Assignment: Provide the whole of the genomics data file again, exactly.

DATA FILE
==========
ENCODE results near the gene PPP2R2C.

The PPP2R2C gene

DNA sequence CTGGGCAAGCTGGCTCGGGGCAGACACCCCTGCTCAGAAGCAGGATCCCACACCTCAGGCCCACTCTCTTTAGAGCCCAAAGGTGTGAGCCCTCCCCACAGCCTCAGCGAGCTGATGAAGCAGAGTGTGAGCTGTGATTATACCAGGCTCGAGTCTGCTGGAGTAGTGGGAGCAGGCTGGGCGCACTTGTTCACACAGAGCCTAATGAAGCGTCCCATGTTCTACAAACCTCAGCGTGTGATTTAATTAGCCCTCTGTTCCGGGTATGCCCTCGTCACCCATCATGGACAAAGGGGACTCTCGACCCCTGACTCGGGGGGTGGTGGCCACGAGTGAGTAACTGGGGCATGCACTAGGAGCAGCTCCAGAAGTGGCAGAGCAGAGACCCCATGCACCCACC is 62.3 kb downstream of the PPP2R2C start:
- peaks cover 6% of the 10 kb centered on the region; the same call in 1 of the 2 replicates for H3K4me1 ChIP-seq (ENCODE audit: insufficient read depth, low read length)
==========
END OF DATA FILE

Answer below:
ENCODE results near the gene PPP2R2C.

The PPP2R2C gene

DNA sequence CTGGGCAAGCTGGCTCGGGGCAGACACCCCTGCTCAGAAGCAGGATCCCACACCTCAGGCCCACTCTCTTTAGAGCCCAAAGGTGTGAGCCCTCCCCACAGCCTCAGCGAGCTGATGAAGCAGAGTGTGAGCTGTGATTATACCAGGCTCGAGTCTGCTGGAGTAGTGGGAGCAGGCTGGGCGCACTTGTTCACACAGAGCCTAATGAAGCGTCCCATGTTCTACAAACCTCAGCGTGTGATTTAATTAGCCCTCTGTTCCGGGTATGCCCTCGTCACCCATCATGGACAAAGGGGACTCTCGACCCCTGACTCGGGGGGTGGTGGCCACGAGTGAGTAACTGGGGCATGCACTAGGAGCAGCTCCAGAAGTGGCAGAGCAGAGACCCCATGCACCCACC is 62.3 kb downstream of the PPP2R2C start:
- peaks cover 6% of the 10 kb centered on the region; the same call in 1 of the 2 replicates for H3K4me1 ChIP-seq (ENCODE audit: insufficient read depth, low read length)